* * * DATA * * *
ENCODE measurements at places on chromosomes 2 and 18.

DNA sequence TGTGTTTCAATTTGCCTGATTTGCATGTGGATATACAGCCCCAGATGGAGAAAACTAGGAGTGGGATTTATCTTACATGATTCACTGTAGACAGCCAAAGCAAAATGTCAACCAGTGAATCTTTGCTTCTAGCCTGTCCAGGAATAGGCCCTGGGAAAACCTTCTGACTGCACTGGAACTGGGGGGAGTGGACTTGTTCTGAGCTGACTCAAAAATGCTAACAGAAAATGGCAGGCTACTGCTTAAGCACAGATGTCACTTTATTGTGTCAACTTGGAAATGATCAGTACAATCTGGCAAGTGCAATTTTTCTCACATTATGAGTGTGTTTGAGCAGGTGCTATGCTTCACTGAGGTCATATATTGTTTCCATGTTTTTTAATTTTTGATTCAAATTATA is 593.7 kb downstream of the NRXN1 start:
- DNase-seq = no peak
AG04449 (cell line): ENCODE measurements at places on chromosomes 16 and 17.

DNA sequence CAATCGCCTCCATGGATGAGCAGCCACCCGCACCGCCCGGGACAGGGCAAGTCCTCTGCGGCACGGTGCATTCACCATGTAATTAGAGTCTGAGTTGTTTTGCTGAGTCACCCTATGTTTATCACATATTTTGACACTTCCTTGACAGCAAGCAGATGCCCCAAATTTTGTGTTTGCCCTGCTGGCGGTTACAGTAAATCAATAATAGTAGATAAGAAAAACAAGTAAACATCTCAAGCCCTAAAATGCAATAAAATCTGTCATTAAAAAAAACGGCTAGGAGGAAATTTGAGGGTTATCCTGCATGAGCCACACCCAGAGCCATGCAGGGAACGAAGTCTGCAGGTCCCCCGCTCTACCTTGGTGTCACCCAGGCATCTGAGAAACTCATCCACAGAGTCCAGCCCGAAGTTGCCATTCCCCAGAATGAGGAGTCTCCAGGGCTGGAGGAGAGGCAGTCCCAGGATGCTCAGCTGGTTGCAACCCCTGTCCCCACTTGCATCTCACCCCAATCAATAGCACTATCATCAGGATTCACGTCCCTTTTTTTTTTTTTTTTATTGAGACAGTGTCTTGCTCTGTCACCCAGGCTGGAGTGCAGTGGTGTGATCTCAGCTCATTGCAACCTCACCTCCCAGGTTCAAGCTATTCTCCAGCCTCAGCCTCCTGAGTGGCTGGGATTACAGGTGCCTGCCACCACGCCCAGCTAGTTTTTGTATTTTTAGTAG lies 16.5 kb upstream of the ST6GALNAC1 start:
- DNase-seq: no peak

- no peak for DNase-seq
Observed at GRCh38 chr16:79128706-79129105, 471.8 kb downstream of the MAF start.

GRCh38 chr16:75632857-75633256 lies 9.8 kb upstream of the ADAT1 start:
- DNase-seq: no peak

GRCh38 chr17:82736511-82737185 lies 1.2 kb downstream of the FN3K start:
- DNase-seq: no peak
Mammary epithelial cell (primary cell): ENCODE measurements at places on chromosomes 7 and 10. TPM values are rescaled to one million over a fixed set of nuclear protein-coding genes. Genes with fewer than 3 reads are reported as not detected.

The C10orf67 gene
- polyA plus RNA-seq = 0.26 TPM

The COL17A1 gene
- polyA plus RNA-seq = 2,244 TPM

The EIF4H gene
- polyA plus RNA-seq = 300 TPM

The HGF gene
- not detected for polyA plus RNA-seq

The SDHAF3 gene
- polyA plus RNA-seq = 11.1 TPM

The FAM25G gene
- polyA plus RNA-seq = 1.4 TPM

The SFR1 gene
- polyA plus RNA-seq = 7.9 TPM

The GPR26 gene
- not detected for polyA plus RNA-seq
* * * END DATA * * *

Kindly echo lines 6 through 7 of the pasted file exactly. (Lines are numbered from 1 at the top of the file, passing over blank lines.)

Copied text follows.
- DNase-seq: no peak

- no peak for DNase-seq